My post the other day was a little… provocative. I was pleasantly surprised, the comments (on the post and in social media) were largely thoughtful. I agree with many: racism is more spectrum than category; flowcharts privilege the binary and the binary is bullshit; my focus on black-white race relations is also a binary; race relations is a problematic term anyway; and plus, it’s rude and polarizing to call someone racist.
This last one I agree with less. In the circles I run in–this is at least partly generational–“racist” isn’t an pejorative term. It doesn’t connote the KKK as much as the flaws we all have: “hey, that’s racist, please check yourself.” So I apologize to those who took “racist” as an insult. It’s not. It is bad to be racist, but it’s also honest to be racist. Again: only once you admit the problem can you begin solving it. So let’s roll back a couple steps and define “racist.” I’m going to use a story about white/black, because that’s my own experience. Continue reading
This Sunday, one of the freshmen in the youth group asked, “Is our church racist?” I wasn’t sure how to respond–you don’t want to tell a 14-year-old everyone who has raised her is racist, unless you’re really, really convinced that it’s true. (Luckily, I didn’t have to say anything, because I work with excellent co-teachers who are quick on their feet.)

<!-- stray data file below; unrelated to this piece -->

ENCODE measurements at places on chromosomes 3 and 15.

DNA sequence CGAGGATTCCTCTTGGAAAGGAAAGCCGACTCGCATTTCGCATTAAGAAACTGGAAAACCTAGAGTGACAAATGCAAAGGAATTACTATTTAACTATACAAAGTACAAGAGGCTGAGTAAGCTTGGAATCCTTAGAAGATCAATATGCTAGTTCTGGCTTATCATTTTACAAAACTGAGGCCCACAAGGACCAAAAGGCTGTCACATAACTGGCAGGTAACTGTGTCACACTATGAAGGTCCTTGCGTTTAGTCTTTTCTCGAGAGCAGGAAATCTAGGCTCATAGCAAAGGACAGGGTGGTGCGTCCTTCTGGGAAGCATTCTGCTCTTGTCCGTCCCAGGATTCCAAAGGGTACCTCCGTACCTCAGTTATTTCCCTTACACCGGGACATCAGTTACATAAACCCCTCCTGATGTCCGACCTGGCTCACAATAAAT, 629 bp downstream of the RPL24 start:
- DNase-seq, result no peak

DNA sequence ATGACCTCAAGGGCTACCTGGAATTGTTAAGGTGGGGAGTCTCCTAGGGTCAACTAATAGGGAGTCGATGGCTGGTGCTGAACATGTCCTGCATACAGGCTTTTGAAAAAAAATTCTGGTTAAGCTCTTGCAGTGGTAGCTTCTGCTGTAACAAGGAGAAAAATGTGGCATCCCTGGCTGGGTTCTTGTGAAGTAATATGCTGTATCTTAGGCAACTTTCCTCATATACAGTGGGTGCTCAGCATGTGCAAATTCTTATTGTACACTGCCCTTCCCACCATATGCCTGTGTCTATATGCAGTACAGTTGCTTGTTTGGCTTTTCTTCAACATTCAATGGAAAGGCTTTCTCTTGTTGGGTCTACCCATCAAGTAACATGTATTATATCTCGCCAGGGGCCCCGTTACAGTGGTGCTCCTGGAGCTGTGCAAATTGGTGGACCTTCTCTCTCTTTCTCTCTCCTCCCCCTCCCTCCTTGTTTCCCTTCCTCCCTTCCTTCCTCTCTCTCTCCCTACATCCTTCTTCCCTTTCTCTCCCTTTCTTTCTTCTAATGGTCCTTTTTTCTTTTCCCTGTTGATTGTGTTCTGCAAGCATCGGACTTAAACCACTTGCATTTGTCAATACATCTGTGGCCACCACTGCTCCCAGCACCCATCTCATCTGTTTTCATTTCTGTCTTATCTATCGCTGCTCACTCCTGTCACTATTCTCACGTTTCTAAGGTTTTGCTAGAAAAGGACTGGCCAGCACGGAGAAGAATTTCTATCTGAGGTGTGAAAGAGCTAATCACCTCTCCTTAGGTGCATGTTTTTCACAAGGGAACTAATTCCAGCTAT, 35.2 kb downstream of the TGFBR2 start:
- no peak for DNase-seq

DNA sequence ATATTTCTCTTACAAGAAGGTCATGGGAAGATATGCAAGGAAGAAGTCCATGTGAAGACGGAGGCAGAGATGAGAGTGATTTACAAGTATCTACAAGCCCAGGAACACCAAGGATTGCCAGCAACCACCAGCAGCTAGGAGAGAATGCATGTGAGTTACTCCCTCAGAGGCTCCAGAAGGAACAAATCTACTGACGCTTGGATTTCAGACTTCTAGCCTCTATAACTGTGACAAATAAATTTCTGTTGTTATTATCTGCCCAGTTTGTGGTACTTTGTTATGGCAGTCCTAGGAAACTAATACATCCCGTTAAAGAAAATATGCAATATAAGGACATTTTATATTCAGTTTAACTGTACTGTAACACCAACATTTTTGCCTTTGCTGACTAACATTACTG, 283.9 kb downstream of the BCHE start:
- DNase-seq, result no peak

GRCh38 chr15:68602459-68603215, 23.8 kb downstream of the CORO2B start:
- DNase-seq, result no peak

But. Her question provoked me. There are lots of white churches. What makes a white church racist? So I made this handy flowchart.
In my congregation, there is mixed feeling about what happened in Ferguson. In my heart, there is not. I, as a young white adult who has lived in predominantly black communities, am absolutely convinced this has everything to do with racial inequality. I value the dissenting voices in my congregation, but since I have this space I want to explain how white voices (especially skeptical ones) can makes sense of the outcry following yesterday’s announcement.
Yesterday, the Grand Jury in Ferguson announced their decision not to indict the police offer who killed teenager Michael Brown in August. Two days ago, I finished a sermon series on the Psalms. But today I have one more Psalm, for Michael Brown. Continue reading